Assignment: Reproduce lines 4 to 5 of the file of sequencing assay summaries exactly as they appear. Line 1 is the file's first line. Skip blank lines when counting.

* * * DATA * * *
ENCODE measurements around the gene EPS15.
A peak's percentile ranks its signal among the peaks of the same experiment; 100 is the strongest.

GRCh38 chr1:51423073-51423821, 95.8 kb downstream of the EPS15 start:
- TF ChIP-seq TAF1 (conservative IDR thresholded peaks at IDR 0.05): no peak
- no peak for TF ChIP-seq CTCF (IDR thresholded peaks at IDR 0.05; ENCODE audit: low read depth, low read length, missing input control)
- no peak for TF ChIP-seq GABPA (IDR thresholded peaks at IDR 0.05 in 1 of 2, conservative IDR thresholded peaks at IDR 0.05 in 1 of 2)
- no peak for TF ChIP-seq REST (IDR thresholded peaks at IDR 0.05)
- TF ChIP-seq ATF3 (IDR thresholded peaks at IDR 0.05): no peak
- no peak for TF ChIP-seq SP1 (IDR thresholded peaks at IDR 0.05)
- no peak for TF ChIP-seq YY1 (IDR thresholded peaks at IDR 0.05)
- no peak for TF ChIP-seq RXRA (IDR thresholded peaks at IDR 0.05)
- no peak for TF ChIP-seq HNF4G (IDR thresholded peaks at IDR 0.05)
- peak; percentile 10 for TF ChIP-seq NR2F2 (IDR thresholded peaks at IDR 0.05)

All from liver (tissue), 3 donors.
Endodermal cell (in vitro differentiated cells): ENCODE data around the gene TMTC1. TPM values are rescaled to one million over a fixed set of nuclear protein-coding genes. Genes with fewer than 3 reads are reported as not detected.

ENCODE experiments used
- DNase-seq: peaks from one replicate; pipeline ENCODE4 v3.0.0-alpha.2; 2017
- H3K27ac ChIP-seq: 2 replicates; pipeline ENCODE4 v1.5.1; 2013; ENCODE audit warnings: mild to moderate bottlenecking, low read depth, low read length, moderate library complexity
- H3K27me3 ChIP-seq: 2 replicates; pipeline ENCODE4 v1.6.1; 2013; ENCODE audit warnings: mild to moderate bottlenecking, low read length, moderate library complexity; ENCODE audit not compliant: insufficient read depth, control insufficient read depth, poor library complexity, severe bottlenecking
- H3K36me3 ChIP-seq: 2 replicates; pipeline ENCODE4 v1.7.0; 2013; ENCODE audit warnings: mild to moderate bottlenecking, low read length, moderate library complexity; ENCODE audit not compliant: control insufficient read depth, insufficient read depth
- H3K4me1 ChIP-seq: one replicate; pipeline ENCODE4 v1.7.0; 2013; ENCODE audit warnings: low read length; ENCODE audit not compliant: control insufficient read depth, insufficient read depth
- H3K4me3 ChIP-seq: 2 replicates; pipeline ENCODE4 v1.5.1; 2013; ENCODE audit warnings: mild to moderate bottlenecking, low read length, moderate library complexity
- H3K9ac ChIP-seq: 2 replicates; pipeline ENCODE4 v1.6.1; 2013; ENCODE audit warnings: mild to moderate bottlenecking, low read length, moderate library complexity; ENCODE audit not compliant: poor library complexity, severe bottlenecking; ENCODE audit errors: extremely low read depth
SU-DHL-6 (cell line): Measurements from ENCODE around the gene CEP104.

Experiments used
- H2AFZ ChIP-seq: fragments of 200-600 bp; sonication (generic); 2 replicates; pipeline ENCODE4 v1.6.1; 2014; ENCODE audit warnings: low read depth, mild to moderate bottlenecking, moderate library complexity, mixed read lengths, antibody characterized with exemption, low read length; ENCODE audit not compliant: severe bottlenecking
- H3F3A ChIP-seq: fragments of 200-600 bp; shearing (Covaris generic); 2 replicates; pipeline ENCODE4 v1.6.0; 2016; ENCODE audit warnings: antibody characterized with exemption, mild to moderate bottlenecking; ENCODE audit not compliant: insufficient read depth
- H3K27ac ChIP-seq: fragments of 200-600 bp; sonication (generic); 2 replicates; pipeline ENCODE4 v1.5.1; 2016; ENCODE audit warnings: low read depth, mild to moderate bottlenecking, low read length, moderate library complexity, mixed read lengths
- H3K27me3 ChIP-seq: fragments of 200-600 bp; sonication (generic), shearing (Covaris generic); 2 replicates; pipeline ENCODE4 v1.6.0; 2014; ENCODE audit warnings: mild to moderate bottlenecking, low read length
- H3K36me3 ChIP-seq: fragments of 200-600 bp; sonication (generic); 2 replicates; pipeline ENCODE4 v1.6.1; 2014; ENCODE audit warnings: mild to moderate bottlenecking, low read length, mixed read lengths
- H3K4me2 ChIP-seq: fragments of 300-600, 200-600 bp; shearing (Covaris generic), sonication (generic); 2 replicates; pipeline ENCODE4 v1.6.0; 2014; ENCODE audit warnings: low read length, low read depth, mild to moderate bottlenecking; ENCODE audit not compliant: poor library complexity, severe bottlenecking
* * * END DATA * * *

- TF ChIP-seq TAF1 (conservative IDR thresholded peaks at IDR 0.05): no peak
- no peak for TF ChIP-seq CTCF (IDR thresholded peaks at IDR 0.05; ENCODE audit: low read depth, low read length, missing input control)